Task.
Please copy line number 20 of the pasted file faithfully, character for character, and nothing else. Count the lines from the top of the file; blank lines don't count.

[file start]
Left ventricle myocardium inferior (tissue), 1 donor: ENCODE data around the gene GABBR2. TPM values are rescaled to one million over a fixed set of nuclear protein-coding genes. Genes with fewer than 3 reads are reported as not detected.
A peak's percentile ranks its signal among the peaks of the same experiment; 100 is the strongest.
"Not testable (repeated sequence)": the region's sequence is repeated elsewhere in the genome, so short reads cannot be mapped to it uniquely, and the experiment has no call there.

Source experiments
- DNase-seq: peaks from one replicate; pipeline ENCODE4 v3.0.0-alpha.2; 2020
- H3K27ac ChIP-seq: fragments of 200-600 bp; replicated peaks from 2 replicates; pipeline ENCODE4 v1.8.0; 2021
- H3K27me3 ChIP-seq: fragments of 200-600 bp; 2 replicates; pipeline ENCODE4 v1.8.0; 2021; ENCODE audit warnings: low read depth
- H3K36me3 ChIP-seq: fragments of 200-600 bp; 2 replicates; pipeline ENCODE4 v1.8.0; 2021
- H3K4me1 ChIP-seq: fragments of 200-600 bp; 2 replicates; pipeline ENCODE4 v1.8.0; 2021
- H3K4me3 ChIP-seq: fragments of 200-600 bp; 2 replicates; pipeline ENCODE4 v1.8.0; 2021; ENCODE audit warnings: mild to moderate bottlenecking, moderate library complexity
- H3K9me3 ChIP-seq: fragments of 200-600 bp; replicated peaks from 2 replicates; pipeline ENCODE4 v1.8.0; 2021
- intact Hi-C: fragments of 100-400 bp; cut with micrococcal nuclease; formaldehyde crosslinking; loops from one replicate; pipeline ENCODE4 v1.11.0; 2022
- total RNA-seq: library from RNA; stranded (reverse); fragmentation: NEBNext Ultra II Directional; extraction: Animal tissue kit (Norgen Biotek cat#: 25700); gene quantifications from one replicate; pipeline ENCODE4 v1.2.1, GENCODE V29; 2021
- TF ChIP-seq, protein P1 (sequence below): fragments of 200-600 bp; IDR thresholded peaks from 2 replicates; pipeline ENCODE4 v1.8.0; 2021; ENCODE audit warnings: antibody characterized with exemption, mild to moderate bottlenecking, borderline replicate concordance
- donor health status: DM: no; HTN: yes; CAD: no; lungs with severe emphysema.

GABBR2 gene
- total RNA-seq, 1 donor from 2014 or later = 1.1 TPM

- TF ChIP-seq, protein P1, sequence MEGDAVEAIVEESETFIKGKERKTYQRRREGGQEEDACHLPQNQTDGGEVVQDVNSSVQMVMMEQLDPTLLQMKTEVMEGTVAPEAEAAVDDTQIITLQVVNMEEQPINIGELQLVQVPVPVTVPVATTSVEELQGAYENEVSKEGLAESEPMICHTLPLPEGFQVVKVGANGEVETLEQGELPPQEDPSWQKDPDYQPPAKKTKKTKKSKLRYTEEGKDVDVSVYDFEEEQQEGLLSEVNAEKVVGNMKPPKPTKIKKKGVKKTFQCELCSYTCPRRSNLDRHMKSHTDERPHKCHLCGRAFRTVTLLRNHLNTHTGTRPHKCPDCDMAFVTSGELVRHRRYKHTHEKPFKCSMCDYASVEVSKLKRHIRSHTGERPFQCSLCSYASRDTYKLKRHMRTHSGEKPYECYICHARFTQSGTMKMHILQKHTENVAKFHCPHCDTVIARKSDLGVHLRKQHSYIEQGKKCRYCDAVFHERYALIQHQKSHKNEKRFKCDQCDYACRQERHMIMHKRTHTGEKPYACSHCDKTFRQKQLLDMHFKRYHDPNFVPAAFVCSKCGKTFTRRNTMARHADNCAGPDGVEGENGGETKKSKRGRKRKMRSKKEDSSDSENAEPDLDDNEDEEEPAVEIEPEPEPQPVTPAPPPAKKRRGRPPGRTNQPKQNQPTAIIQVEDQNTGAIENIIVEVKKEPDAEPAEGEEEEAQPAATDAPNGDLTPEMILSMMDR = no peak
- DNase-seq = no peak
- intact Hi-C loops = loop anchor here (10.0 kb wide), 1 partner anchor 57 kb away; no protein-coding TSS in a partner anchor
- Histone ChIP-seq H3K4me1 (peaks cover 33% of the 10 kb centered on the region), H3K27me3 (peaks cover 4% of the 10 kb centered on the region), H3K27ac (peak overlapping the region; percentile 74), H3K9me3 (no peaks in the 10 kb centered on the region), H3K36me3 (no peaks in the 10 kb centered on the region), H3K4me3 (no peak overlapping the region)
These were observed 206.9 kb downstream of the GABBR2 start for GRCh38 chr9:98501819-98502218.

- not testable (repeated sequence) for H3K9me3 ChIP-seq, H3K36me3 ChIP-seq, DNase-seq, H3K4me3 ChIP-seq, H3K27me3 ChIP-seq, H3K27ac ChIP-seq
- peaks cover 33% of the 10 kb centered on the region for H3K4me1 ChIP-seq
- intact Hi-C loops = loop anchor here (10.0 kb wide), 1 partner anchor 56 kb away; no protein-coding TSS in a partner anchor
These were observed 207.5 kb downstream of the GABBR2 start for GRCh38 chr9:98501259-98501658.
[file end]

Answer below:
- intact Hi-C loops = loop anchor here (10.0 kb wide), 1 partner anchor 57 kb away; no protein-coding TSS in a partner anchor